That extra day given to us by the leap year stirred up a storm of trouble. After a remarkably mild winter, we got snow on the last day of February and first day of March. Then overnight the temperature fell and this morning the roads are snow-encrusted still. Frustrating for someone who had a carefully crafted training plan for a difficult century ride at the end of the month. If this weather continues for the next couple of weeks, what then?
All kinds of thoughts are now racing through my mind: "I shouldn't have taken time off over the winter... I should have ridden on those days when it rained, 'cause at least it wasn't snowing... I should be riding on the trainer more... There is no way I will be ready at this rate..." Advice from others is so diverse that it's only making me anxious with uncertainty. Some seem confident that I can do the ride, others seem equally certain that I cannot. And that's just among those who know me in person.
But pottering around my neighbourhood in the snow on a day I'd hoped to put in 50 miles, I realised that I need to let all of these worries go and just do the trip no matter what, ready or not.
I am not downplaying the importance of training. I am also not ignoring the fact that proper training can make the difference between being able to complete a challenging ride and not. But in the past, being worried about this has kept me from doing a lot of things on the bike that in retrospect I wish I'd done sooner.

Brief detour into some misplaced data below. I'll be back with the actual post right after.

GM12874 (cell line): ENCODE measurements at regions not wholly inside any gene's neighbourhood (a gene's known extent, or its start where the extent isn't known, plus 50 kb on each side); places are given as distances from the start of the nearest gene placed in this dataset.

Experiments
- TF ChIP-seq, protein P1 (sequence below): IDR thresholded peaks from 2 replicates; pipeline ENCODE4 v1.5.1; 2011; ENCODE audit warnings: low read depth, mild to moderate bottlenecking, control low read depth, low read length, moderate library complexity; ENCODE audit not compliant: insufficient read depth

It took me two and a half years to work up the nerve to try a century. I got as far as 65 mile rides pretty easily, but just couldn't take that last step. I read articles about it, listened to advice, and the timing never seemed right. Then one day I just did it. The timing was not any more right than any other time, and I hadn't trained in the weeks leading up to it at all. But I took it easy and rode those 100 miles.
I waited two years to join the local paceline rides, because I didn't feel ready. And it's true, I wasn't ready two years ago. But when I did finally get up the courage to try them, I wasn't ready either! I showed up, felt completely out of place, and struggled like I'd never struggled on a ride before. But I did it, and it changed me as a cyclist. I wish I'd tried it sooner, even if that meant failure.
It seems to me that we can't know where we stand unless we allow ourselves to experience failure, or come close to failure. Maybe the real benefit of the trip to Death Valley is that it will teach me about my limitations. Whether I get enough training or not, I will just have to deal with it instead of backing out or putting it off as I've done so many times before.